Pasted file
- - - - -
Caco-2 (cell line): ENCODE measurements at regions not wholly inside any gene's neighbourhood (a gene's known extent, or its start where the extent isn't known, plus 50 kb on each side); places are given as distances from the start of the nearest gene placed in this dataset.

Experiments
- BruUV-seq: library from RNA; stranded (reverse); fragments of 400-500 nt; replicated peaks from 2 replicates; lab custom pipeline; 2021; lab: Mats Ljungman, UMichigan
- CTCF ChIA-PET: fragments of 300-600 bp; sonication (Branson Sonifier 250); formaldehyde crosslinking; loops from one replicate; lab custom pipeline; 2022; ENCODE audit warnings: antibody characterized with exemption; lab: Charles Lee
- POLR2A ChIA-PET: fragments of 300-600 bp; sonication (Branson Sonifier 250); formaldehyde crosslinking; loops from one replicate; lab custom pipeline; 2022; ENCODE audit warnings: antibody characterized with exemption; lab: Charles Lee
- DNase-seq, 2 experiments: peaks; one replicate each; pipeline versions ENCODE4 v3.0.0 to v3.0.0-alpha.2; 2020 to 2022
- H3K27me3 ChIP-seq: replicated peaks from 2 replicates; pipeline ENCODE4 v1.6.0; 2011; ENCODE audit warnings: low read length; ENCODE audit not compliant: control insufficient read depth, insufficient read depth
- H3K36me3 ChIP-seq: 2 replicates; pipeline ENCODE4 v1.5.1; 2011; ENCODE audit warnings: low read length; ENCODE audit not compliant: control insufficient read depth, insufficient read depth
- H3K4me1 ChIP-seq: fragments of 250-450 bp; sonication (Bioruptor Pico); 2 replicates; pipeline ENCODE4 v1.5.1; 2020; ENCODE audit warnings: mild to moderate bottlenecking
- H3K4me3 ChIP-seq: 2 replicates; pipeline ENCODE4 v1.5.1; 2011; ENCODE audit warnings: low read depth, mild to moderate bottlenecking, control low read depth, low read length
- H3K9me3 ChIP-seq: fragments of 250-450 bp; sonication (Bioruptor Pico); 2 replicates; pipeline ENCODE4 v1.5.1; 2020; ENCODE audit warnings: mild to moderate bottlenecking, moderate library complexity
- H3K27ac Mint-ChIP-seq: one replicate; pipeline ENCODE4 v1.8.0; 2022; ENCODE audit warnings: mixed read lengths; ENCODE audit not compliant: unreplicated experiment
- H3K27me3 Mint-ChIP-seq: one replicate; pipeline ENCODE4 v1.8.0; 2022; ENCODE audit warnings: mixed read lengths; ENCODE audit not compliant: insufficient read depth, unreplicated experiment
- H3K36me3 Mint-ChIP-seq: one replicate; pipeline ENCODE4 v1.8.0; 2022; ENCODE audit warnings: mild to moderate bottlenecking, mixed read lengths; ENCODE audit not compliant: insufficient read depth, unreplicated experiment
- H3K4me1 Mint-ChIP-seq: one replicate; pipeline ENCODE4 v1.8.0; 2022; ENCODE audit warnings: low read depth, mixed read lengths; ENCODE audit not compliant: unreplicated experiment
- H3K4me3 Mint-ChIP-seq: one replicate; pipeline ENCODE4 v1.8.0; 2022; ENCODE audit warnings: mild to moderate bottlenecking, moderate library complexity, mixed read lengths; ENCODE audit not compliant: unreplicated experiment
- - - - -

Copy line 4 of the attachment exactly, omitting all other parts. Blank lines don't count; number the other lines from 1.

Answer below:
- CTCF ChIA-PET: fragments of 300-600 bp; sonication (Branson Sonifier 250); formaldehyde crosslinking; loops from one replicate; lab custom pipeline; 2022; ENCODE audit warnings: antibody characterized with exemption; lab: Charles Lee